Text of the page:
The European Commission has adopted a strategy to promote green infrastructure by enhancing biodiversity in urban areas. The EC says the strategy will create new jobs, provide economic benefits and be a key step in implementing the European Union’s 2020 goals to protect biodiversity and ecosystems.
To achieve these goals, the Commission wants to ensure that spatial planning improves natural processes. In areas where flooding occurs, for example, it wants to encourage a green solution such as a natural wetland that will absorb excess rain water, instead of building flood-proof infrastructure.
Environment commissioner Janez Potocnik says infrastructure should work with nature, instead of against it, wherever it makes economic and environmental sense. Potocnik says green infrastructure is often less expensive and lasts longer than conventional civil engineering choices.
Green solutions such as biodiversity parks and fresh air corridors that help combat heat waves in the summer would also make cities more appealing, create jobs and allow for wildlife to thrive in urban areas, the Commission says.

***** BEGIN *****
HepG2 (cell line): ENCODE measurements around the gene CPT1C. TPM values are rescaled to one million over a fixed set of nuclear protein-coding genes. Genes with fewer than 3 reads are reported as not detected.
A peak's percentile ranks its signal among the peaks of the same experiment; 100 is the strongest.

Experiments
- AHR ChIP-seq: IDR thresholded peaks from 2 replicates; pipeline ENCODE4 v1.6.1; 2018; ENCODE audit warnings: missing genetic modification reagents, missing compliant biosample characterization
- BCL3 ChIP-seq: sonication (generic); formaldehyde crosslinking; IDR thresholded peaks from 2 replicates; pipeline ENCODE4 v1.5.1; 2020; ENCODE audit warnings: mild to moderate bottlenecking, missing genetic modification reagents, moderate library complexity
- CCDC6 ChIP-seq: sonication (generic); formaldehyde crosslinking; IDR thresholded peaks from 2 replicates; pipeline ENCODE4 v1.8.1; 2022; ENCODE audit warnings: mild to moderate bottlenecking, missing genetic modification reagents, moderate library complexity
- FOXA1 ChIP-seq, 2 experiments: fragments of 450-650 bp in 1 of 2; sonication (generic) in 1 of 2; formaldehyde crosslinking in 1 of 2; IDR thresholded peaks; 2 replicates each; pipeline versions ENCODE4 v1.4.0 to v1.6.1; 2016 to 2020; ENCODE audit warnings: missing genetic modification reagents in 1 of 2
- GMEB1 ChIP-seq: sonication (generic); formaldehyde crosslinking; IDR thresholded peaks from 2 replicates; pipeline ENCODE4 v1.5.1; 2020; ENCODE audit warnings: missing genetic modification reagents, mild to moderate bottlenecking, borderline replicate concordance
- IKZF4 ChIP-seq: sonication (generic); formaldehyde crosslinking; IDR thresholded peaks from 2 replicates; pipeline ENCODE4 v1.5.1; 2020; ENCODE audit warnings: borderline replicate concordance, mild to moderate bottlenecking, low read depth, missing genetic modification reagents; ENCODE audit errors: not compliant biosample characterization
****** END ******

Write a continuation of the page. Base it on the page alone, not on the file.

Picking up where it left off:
It plans to develop a framework by the end of this year to show how green infrastructure can be integrated with broader policies on agriculture, forestry, marine life, energy, climate change and land use by 2020. It will also focus on promoting innovative technologies, improving funding for green projects through the European Investment Bank and assessing opportunities for developing a green infrastructure network across the EU.
The Commissions says it expects a high return on investment on green projects that will outweigh the costs. The new strategy also fits in with the EU’s 2020 targets to cut greenhouse gas emissions and increase renewable energy usage to 20 percent – goals that have been slowed down by the financial crisis in the Eurozone.
The European Commission’s announcement follows a January report from the World Economic Forum’s Green Growth Action Alliance calling for more spending on green infrastructure. The report finds that governments should spend an additional $36 billion annually on clean energy, which could spur up to $570 billion a year in private capital.
After Hurricane Sandy, a report prepared by the NYS2100 commission recommended adding green infrastructure features, such as dunes, wetlands and oyster beds, to New York’s industrial shoreline to help infiltrate, evaporate, retain or reuse storm water.
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